I guess I surprised him. He saw the way I was watching him and said, ‘Weeel, now, don’t guess you’d be innerested in this sort of thing. . .”

“‘Oh,’ I said, ‘is that loco weed?’”

“He laughed, and said, ‘Well, I don’t know if you’d call it that’—you know, still holding his breath in—‘we call it gage.’ Of course, being a Texas kid, I was still very much in a segregationist mindset, but I asked him if he had any to sell. ‘Well, I ain’t no pusher,’ he said, ‘but I’ll give you some.’ And so he gave me a couple of joints, and there I was, holding for the first time. . . . I re­member this wonderful mischievous feeling came over me, and I had a friend and invited him over, and we smoked. By that time, you could say I was actually getting a good buzz, and all these strange and funny things were starting to happen.”

The marijuana had no immediate outward effect on Terry’s life, but as he started smok­ing with more frequency, he became increasingly more interested in exploring the Central Track area of Dallas. “It was the part of the city called Nigger Town,” Southern pointed out, “and as soon as I was able to make that connection, I realized that smoking was something that I had in common with black people. And yet, I have to say, they completely altered my life.”

Along with the life-changing cross-cultural impact of experiencing the black neighborhood of Depression-era Dallas, the effect of mar­ijuana on Terry Southern was most discernible in the long-term de­velopment of the way he looked at the world. An avid reader as a boy, he had already begun to write stories when he was eleven. Right around the time he encountered marijuana, he became interested in rewriting stories by Nathaniel Hawthorne and Edgar Allen Poe because, as he put it, “they never seemed to me to go quite far enough . . . I made them get really going.” It was an unusual hobby for a Texas adolescent during the 1930s, to say the least—self-appointed rewrite man for some of the most in­tense and gothic authors of the literary canon be­came trademarks that would eventu­ally make Terry Southern one of the foremost American satirists of his time. By the 1960s he was internationally known for a style of writing characterized by outlandish moments and a skewed but devastating critique of the values, mores, and politics of conventional middle-class American society.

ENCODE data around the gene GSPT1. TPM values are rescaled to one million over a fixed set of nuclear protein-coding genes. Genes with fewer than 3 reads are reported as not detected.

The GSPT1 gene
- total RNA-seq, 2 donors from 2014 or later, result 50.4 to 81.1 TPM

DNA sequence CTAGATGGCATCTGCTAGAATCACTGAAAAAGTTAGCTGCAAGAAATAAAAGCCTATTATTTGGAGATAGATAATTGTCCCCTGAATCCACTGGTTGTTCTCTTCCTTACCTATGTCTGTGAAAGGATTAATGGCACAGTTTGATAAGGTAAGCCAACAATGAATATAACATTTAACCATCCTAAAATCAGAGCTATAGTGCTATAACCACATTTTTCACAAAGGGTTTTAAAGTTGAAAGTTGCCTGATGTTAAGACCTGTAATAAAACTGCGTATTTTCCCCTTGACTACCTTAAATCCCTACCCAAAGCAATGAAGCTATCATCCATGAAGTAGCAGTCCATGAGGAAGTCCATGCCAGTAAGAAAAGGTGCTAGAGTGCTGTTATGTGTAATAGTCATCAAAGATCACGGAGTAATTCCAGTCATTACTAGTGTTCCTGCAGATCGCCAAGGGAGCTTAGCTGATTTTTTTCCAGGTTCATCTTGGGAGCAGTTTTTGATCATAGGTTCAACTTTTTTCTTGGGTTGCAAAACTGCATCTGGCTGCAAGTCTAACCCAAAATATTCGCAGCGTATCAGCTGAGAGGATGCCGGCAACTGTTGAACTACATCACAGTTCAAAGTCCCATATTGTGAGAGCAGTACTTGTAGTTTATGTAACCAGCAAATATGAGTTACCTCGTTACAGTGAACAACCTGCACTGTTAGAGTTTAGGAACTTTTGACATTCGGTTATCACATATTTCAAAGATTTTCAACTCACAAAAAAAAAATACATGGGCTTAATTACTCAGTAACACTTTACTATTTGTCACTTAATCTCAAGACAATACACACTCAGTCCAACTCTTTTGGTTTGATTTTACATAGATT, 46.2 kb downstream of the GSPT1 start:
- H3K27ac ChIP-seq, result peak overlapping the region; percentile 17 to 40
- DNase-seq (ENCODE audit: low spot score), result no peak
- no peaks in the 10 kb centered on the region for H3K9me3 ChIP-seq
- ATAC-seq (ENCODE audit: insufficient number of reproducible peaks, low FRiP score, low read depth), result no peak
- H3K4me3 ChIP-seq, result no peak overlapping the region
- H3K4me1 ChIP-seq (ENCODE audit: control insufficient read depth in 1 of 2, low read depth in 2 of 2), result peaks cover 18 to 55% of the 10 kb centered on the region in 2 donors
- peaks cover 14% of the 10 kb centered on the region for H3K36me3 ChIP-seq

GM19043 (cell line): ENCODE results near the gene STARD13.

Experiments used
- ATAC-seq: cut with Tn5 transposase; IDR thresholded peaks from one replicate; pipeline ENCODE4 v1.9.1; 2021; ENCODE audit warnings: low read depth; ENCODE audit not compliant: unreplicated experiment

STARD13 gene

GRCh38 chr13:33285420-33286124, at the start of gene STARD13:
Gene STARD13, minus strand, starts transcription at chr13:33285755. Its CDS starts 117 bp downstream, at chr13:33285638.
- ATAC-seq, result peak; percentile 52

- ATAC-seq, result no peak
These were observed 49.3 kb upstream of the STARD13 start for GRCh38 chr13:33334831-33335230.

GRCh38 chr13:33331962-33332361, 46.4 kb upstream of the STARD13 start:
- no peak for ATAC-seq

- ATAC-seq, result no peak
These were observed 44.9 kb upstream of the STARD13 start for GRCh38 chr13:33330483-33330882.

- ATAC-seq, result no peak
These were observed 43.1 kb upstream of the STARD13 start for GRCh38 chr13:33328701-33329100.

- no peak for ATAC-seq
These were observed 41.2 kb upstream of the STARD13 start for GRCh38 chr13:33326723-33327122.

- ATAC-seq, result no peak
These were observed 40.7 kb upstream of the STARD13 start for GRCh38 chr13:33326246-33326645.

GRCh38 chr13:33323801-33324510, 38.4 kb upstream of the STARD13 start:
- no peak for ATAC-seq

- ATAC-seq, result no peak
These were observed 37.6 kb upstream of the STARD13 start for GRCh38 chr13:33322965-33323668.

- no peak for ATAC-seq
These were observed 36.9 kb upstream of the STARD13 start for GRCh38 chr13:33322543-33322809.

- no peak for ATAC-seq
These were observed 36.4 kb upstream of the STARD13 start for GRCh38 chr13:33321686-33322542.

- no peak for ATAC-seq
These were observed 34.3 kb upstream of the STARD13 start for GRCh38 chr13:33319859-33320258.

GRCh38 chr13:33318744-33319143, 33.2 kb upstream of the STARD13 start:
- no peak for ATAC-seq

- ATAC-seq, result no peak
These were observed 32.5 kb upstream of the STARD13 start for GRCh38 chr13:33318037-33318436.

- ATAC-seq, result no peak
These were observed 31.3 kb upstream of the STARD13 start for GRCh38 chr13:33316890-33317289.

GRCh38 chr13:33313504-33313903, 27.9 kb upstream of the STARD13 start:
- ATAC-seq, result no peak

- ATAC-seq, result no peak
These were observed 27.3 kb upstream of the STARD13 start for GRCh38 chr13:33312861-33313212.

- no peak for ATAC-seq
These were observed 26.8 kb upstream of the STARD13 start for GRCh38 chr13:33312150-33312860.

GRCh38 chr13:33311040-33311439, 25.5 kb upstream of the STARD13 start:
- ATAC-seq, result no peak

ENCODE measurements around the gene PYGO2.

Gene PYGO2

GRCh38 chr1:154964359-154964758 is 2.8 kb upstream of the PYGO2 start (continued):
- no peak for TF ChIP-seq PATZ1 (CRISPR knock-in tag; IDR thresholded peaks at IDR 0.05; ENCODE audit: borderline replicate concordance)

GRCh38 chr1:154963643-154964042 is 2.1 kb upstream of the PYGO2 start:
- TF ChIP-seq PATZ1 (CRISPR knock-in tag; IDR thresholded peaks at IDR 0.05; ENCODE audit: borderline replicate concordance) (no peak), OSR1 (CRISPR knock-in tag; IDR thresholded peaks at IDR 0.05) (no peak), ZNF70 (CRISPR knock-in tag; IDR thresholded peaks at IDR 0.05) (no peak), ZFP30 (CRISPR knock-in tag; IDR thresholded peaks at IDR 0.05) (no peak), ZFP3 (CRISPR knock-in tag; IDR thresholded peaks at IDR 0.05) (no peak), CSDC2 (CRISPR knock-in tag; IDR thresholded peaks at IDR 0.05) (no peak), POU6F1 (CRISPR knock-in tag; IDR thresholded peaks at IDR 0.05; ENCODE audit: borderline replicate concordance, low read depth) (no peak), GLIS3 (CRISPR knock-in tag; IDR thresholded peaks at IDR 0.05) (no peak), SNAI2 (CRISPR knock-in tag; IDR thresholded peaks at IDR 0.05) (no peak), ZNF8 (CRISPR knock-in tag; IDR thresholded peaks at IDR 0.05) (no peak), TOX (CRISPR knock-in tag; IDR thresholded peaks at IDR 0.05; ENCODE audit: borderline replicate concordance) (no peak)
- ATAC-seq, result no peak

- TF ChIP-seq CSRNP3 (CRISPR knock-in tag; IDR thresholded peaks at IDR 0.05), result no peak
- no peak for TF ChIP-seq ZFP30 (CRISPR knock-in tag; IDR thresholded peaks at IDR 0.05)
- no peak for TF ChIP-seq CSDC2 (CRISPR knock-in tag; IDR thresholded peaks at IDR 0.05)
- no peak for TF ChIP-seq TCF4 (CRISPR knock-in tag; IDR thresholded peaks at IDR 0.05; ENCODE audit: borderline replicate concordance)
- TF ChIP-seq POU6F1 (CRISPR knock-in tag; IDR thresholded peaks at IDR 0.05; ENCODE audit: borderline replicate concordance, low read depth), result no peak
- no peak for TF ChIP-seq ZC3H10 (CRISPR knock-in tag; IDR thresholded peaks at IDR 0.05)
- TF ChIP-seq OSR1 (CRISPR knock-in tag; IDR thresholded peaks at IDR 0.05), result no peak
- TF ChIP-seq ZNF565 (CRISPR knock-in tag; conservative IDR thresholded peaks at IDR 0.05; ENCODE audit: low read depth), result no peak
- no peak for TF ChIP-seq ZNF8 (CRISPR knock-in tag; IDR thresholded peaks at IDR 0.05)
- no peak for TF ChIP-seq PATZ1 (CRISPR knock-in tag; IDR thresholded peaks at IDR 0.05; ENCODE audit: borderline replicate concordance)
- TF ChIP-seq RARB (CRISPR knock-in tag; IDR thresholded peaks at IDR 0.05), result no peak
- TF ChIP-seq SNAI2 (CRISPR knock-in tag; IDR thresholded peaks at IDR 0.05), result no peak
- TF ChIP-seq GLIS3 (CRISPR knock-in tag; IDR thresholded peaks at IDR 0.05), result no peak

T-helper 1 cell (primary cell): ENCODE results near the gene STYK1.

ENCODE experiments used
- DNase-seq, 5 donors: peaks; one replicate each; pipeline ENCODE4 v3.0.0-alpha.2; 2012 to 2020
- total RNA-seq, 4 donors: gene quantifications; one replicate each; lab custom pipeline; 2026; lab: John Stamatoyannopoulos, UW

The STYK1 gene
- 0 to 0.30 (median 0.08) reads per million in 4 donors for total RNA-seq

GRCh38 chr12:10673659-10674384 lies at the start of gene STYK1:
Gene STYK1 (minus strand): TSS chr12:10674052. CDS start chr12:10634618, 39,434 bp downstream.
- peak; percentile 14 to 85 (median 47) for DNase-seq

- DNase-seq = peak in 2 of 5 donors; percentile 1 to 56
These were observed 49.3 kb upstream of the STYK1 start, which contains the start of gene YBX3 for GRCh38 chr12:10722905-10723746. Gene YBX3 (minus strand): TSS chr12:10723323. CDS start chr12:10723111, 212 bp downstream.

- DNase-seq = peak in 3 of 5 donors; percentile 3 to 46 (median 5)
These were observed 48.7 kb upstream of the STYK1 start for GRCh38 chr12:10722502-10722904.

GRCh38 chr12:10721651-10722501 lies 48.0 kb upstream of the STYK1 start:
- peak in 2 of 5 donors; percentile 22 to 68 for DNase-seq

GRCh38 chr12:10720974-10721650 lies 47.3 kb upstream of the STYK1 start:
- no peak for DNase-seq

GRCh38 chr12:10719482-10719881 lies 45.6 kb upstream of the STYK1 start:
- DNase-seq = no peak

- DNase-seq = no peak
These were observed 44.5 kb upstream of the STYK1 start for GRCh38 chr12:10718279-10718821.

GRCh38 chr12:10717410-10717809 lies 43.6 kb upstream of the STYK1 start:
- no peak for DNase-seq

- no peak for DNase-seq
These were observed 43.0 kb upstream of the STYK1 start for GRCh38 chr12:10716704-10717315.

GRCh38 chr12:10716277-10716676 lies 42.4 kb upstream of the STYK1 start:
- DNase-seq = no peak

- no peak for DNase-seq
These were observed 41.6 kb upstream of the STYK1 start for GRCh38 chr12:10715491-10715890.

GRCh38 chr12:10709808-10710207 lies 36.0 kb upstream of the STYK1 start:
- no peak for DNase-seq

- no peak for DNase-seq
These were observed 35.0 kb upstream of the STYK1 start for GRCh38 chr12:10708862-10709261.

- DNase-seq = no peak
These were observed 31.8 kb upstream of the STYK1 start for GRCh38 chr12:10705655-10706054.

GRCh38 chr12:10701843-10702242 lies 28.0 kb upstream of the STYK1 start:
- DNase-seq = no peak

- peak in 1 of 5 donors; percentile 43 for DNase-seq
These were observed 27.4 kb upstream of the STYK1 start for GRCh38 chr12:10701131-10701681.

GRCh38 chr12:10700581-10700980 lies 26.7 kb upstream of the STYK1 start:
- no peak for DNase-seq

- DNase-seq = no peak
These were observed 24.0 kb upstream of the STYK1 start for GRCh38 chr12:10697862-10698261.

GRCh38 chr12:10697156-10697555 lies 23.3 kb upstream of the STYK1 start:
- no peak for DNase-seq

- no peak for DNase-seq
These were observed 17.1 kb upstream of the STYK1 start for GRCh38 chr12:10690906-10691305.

Not for nothing did the Beat­les place Southern amidst the assemblage of personalities on the cover of Sgt. Pepper’s Lonely Hearts Club Band in 1967, right there in his dark ditty-bop shades. By the time Southern came to write the celebrated campfire scene for Easy Rider, and give Jack Nicholson his big break with his character’s wiggy digression about UFOs & Venutians (, any tracing of the origins of his satirical sensibility as a writer pointed right back to the sight of a stoned cow lolling comically in a barren and dry Texas pasture that led to the first few times he smoked pot.

How come it’s against the law if it’s so all fired good?” asks the boy to C.K., the field hand in the classic short story that opens Southern iconic collection Red-Dirt Marijuana.

“They got to have it against the law. Shoot, ever’body git high, wouldn’t be nobody git up an’ feed the chickens! Hee-hee . . . ever’body just lay in bed! Jest lay in bed till they ready to git up! Sho’, you take a man high on good gage, he got no use for they ole bull-crap, ’cause he done see right through there. Shoot, he lookin’ right down to his ver’ soul!”